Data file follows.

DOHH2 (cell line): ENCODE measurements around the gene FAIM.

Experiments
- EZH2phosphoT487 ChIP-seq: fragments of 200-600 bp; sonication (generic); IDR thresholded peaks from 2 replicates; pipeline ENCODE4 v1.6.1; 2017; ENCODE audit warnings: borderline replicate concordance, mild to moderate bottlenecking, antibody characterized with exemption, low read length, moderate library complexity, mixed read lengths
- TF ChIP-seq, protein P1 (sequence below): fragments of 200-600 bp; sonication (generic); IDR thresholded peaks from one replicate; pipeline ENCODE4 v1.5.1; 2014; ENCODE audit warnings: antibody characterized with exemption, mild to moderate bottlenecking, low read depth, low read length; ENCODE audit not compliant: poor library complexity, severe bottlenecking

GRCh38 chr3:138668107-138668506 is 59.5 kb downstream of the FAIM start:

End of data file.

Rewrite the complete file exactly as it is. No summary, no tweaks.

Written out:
DOHH2 (cell line): ENCODE measurements around the gene FAIM.

Experiments
- EZH2phosphoT487 ChIP-seq: fragments of 200-600 bp; sonication (generic); IDR thresholded peaks from 2 replicates; pipeline ENCODE4 v1.6.1; 2017; ENCODE audit warnings: borderline replicate concordance, mild to moderate bottlenecking, antibody characterized with exemption, low read length, moderate library complexity, mixed read lengths
- TF ChIP-seq, protein P1 (sequence below): fragments of 200-600 bp; sonication (generic); IDR thresholded peaks from one replicate; pipeline ENCODE4 v1.5.1; 2014; ENCODE audit warnings: antibody characterized with exemption, mild to moderate bottlenecking, low read depth, low read length; ENCODE audit not compliant: poor library complexity, severe bottlenecking

GRCh38 chr3:138668107-138668506 is 59.5 kb downstream of the FAIM start: